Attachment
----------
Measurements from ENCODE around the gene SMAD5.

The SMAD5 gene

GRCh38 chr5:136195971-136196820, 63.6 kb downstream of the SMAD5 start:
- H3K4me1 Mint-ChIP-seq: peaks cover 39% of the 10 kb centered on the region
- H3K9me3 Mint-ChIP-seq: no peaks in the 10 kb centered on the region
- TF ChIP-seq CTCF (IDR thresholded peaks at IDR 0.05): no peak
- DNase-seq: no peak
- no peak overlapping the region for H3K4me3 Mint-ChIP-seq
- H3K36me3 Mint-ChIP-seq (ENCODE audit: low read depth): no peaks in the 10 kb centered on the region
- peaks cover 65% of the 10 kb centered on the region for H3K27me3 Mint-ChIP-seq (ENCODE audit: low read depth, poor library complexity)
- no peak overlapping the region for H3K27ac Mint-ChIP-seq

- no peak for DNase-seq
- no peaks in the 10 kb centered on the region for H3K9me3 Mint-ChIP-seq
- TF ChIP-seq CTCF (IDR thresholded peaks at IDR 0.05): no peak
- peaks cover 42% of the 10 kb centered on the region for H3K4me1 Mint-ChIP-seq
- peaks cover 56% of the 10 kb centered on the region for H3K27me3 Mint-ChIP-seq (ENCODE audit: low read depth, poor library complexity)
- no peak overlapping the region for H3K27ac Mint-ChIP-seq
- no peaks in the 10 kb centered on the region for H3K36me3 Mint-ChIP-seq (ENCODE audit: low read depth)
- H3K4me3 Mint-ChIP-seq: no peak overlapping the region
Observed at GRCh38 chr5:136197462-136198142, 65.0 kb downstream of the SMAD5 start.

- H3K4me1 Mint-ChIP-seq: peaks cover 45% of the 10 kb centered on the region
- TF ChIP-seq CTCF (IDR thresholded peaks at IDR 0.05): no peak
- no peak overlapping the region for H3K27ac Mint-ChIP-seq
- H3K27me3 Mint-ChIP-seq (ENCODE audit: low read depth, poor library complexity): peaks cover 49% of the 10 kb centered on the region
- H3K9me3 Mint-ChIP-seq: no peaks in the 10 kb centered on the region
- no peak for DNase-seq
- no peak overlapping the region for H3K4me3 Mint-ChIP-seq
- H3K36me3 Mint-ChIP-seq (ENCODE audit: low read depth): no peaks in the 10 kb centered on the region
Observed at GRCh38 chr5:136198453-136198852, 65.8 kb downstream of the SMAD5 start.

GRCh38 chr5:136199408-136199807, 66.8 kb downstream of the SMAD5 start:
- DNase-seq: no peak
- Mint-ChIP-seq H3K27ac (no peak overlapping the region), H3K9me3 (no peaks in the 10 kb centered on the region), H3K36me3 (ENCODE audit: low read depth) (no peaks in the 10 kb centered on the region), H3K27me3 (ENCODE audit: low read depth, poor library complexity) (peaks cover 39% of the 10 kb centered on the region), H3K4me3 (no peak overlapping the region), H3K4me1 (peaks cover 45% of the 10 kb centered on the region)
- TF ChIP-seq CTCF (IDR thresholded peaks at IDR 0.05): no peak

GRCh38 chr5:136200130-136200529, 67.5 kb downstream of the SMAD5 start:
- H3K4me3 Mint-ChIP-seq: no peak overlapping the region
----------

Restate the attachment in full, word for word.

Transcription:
Measurements from ENCODE around the gene SMAD5.

The SMAD5 gene

GRCh38 chr5:136195971-136196820, 63.6 kb downstream of the SMAD5 start:
- H3K4me1 Mint-ChIP-seq: peaks cover 39% of the 10 kb centered on the region
- H3K9me3 Mint-ChIP-seq: no peaks in the 10 kb centered on the region
- TF ChIP-seq CTCF (IDR thresholded peaks at IDR 0.05): no peak
- DNase-seq: no peak
- no peak overlapping the region for H3K4me3 Mint-ChIP-seq
- H3K36me3 Mint-ChIP-seq (ENCODE audit: low read depth): no peaks in the 10 kb centered on the region
- peaks cover 65% of the 10 kb centered on the region for H3K27me3 Mint-ChIP-seq (ENCODE audit: low read depth, poor library complexity)
- no peak overlapping the region for H3K27ac Mint-ChIP-seq

- no peak for DNase-seq
- no peaks in the 10 kb centered on the region for H3K9me3 Mint-ChIP-seq
- TF ChIP-seq CTCF (IDR thresholded peaks at IDR 0.05): no peak
- peaks cover 42% of the 10 kb centered on the region for H3K4me1 Mint-ChIP-seq
- peaks cover 56% of the 10 kb centered on the region for H3K27me3 Mint-ChIP-seq (ENCODE audit: low read depth, poor library complexity)
- no peak overlapping the region for H3K27ac Mint-ChIP-seq
- no peaks in the 10 kb centered on the region for H3K36me3 Mint-ChIP-seq (ENCODE audit: low read depth)
- H3K4me3 Mint-ChIP-seq: no peak overlapping the region
Observed at GRCh38 chr5:136197462-136198142, 65.0 kb downstream of the SMAD5 start.

- H3K4me1 Mint-ChIP-seq: peaks cover 45% of the 10 kb centered on the region
- TF ChIP-seq CTCF (IDR thresholded peaks at IDR 0.05): no peak
- no peak overlapping the region for H3K27ac Mint-ChIP-seq
- H3K27me3 Mint-ChIP-seq (ENCODE audit: low read depth, poor library complexity): peaks cover 49% of the 10 kb centered on the region
- H3K9me3 Mint-ChIP-seq: no peaks in the 10 kb centered on the region
- no peak for DNase-seq
- no peak overlapping the region for H3K4me3 Mint-ChIP-seq
- H3K36me3 Mint-ChIP-seq (ENCODE audit: low read depth): no peaks in the 10 kb centered on the region
Observed at GRCh38 chr5:136198453-136198852, 65.8 kb downstream of the SMAD5 start.

GRCh38 chr5:136199408-136199807, 66.8 kb downstream of the SMAD5 start:
- DNase-seq: no peak
- Mint-ChIP-seq H3K27ac (no peak overlapping the region), H3K9me3 (no peaks in the 10 kb centered on the region), H3K36me3 (ENCODE audit: low read depth) (no peaks in the 10 kb centered on the region), H3K27me3 (ENCODE audit: low read depth, poor library complexity) (peaks cover 39% of the 10 kb centered on the region), H3K4me3 (no peak overlapping the region), H3K4me1 (peaks cover 45% of the 10 kb centered on the region)
- TF ChIP-seq CTCF (IDR thresholded peaks at IDR 0.05): no peak

GRCh38 chr5:136200130-136200529, 67.5 kb downstream of the SMAD5 start:
- H3K4me3 Mint-ChIP-seq: no peak overlapping the region